The Impact of Your Mattress on Your Sleep
A decade back, research was conducted on 59 healthy men and women who slept on their old mattresses for 28 consecutive nights, and another 28 straight nights on new, medium-firm mattresses. They were told to assess their stress levels based on things like racing thoughts, nervousness, trembling, etc. This new setup caused “a remarkable reduction in stress,” says the study, probably because of the resulting increase in sleep quality and decrease in pain that came with the firmer beds.
Mattress allergies have something to do with dust mites at least. Those microscopic creatures eat the dead skin cells you shed naturally, a lot of which can be found on and even inside your bed. As many as 20 million Americans couldn’t stand these nasty bugs, particularly those with respiratory conditions such as asthma. Washing linens frequently in hot water is effective in eliminating dust mites. After washing, put a slipcover to help keep the bugs from traveling from the mattress to the linens and pillows. Certainly, the mattress itself should be cleaned too, and you can do this best using a vacuum.
There’s no hard and fast definition of what makes a soft or firm mattress. A 200-pound person may, for instance, think that a mattress is soft, and someone half his weight might say it is firm. You may encounter fancy terms like “ultra-plush,” but the only know to really know what that means is if you lie on the mattress. There’s little proof as well that a mattress’ firmness will have an impact on your sleep. In the end, it’s all about comfort. That said, be sure to spend no less than 20 minutes “test-driving” a mattress before you take it home.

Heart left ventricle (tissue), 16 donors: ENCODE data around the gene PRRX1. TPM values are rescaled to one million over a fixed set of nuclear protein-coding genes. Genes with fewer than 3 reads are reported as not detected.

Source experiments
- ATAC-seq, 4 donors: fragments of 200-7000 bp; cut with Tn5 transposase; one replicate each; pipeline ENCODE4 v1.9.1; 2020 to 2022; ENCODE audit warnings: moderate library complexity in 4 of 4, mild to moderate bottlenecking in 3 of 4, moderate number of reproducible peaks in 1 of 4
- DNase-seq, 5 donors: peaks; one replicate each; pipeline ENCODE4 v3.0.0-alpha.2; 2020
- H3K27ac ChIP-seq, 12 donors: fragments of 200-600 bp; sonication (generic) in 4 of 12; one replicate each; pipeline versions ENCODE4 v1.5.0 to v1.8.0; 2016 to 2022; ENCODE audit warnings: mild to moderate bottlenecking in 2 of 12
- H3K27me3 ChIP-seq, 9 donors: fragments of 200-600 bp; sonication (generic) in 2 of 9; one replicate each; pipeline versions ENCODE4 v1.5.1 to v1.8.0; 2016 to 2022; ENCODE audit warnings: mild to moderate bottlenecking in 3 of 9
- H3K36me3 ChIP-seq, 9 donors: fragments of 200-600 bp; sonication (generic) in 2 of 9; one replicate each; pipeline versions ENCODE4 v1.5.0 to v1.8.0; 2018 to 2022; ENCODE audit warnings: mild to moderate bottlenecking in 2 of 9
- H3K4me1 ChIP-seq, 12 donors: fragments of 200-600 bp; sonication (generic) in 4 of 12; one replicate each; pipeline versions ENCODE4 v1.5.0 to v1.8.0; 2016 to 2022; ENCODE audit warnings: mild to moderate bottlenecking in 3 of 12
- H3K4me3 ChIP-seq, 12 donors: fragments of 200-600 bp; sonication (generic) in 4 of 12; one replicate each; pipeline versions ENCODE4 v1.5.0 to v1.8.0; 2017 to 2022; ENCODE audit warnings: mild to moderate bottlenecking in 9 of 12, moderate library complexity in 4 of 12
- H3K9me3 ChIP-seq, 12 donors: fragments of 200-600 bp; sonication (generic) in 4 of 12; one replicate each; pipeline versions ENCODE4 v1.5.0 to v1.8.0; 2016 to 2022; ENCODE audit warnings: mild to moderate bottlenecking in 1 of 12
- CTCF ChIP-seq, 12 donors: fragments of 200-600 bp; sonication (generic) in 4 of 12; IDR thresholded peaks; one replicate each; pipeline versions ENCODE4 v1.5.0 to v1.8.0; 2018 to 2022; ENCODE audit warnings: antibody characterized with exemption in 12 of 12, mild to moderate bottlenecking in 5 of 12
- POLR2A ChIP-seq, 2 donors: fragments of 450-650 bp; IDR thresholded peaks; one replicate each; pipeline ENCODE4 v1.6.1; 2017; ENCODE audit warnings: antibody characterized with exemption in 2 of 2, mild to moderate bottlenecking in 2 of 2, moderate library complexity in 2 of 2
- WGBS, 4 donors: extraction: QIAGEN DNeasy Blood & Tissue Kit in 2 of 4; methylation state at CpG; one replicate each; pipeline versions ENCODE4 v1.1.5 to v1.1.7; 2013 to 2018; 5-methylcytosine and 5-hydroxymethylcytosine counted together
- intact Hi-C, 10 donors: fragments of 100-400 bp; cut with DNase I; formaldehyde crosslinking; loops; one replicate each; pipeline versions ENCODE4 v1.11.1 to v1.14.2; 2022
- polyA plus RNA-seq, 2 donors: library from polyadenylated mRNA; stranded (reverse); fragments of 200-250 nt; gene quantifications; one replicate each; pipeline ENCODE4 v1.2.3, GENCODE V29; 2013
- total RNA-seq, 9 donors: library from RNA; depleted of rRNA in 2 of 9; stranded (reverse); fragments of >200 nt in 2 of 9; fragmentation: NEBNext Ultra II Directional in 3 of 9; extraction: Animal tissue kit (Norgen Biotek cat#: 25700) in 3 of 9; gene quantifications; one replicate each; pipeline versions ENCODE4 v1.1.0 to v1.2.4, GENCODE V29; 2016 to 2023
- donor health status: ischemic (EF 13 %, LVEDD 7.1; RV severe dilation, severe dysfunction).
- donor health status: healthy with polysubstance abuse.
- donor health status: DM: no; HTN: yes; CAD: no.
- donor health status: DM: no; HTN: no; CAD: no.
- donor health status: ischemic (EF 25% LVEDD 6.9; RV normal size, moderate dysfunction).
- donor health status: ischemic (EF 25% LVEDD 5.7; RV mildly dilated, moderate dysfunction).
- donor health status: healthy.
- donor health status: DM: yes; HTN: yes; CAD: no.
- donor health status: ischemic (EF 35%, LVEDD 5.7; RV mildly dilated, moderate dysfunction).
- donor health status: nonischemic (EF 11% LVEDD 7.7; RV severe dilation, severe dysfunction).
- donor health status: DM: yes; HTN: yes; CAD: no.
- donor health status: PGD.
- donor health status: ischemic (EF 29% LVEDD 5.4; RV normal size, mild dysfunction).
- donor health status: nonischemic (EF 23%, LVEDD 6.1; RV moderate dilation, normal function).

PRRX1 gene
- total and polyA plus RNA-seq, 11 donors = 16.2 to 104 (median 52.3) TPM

If you find a spring or a hole with stuffing sticking out, you clearly need to buy a new mattress. However, those aren’t not the only reasons to go to the store. If you’re just not sleeping as well as you used to at home, it could be time for an investment, especially if you think you sleep better far from home.
According to the Experts
Experts are all united in saying that the bedroom should only be used for sleep and sex – otherwise, your brain will not stop thinking of work even as you lie in bed, and that makes it increasingly more difficult to get your z’s. Electronics surely must not mix with you and your mattress, especially the blue light they emit, which can throw your brain’s natural bedtime mechanism in disarray, keeping sleep at bay. If you’re serious about improving your sleep, you have to start with your habits.
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